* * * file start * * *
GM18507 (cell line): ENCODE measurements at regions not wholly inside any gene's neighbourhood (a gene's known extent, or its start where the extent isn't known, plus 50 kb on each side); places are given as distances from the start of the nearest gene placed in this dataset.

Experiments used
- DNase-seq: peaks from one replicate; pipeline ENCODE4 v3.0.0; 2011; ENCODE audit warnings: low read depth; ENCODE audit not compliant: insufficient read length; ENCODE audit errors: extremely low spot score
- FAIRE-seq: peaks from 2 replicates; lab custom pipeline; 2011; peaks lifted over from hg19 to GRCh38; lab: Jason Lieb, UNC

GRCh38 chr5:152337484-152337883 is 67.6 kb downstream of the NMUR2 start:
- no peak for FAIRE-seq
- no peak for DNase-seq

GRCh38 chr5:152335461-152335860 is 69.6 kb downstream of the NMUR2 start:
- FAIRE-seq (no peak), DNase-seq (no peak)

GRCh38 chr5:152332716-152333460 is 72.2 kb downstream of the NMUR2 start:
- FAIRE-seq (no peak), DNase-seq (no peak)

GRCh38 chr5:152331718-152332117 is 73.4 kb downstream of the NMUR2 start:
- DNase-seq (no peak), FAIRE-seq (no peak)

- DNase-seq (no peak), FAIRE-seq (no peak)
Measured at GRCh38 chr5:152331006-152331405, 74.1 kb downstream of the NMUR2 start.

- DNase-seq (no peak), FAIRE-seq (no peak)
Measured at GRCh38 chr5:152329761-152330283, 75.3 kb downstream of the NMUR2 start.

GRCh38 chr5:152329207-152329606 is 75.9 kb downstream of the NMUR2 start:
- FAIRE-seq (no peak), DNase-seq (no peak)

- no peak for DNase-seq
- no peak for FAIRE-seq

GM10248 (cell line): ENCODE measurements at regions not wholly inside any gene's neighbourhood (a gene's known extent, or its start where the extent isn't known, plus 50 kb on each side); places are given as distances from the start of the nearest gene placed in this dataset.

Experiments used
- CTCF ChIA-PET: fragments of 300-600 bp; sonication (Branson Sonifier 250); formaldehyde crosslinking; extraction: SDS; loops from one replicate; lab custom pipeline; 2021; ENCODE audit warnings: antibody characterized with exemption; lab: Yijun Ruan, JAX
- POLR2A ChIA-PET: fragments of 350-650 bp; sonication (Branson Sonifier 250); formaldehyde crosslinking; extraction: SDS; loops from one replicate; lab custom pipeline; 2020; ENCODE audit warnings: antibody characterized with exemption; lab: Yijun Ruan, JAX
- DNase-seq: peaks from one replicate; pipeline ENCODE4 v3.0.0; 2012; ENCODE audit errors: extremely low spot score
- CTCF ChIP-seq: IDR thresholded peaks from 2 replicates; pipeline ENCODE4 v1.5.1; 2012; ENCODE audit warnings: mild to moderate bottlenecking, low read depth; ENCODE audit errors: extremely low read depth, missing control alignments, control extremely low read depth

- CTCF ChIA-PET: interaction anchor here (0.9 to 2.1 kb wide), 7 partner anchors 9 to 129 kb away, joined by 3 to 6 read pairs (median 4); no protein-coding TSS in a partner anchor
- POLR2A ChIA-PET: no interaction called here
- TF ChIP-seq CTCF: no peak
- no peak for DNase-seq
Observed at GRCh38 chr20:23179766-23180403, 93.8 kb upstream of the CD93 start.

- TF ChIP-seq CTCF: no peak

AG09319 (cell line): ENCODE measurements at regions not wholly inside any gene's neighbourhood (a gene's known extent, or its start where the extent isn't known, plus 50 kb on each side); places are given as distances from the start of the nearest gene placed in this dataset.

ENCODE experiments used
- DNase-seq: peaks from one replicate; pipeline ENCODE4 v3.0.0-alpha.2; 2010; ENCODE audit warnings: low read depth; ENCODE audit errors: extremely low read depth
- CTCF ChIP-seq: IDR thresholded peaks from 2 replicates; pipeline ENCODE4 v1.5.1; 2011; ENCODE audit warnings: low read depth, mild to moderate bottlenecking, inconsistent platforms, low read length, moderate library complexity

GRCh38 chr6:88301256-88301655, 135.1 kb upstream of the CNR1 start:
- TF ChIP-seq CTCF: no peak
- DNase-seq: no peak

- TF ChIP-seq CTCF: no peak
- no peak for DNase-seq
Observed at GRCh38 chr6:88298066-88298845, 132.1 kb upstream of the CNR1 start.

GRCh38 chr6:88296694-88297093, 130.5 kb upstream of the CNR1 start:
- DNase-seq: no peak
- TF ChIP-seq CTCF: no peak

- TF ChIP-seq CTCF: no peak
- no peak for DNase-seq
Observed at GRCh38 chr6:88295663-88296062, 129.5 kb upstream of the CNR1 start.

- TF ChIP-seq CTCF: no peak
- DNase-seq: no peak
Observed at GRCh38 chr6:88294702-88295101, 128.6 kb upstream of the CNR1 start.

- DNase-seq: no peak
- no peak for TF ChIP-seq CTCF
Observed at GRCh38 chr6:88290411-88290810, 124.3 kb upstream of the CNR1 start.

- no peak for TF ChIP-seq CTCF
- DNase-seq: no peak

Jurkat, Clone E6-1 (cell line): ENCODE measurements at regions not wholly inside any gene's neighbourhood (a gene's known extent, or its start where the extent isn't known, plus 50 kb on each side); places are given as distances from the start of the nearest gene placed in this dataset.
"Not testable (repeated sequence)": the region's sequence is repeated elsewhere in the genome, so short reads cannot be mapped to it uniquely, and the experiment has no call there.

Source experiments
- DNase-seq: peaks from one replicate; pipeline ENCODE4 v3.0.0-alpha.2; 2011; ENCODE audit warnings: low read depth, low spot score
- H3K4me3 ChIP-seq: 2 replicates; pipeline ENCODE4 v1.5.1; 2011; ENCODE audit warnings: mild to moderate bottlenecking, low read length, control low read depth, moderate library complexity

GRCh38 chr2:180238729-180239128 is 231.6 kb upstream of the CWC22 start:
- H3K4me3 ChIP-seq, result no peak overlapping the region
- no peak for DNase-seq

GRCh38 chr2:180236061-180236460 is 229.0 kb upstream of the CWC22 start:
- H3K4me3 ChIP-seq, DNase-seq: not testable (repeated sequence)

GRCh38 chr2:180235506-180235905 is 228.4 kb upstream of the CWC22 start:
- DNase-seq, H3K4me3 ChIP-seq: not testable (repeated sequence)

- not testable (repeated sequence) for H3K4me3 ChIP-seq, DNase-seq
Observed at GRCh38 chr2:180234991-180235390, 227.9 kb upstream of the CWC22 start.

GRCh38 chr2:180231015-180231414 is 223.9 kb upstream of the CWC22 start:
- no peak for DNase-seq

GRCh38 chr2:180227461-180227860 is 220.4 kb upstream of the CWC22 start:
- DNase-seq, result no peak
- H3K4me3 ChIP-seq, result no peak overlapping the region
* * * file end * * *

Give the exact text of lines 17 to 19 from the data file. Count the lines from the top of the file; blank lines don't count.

Measured at GRCh38 chr5:152329761-152330283, 75.3 kb downstream of the NMUR2 start.

GRCh38 chr5:152329207-152329606 is 75.9 kb downstream of the NMUR2 start:
- FAIRE-seq (no peak), DNase-seq (no peak)